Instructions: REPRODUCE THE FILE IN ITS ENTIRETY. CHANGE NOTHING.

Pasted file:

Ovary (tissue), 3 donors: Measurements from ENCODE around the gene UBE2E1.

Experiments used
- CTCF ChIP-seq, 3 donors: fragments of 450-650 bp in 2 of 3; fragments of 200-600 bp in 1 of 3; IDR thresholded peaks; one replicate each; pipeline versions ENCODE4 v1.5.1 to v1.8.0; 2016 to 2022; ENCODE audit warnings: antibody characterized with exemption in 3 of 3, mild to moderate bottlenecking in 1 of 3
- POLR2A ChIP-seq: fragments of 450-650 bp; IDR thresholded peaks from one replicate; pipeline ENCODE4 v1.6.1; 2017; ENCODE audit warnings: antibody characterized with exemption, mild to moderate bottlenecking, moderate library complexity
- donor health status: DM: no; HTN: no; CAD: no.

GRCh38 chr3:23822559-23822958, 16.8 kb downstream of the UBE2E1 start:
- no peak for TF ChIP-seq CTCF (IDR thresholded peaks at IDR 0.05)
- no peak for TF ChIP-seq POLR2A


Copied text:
Ovary (tissue), 3 donors: Measurements from ENCODE around the gene UBE2E1.

Experiments used
- CTCF ChIP-seq, 3 donors: fragments of 450-650 bp in 2 of 3; fragments of 200-600 bp in 1 of 3; IDR thresholded peaks; one replicate each; pipeline versions ENCODE4 v1.5.1 to v1.8.0; 2016 to 2022; ENCODE audit warnings: antibody characterized with exemption in 3 of 3, mild to moderate bottlenecking in 1 of 3
- POLR2A ChIP-seq: fragments of 450-650 bp; IDR thresholded peaks from one replicate; pipeline ENCODE4 v1.6.1; 2017; ENCODE audit warnings: antibody characterized with exemption, mild to moderate bottlenecking, moderate library complexity
- donor health status: DM: no; HTN: no; CAD: no.

GRCh38 chr3:23822559-23822958, 16.8 kb downstream of the UBE2E1 start:
- no peak for TF ChIP-seq CTCF (IDR thresholded peaks at IDR 0.05)
- no peak for TF ChIP-seq POLR2A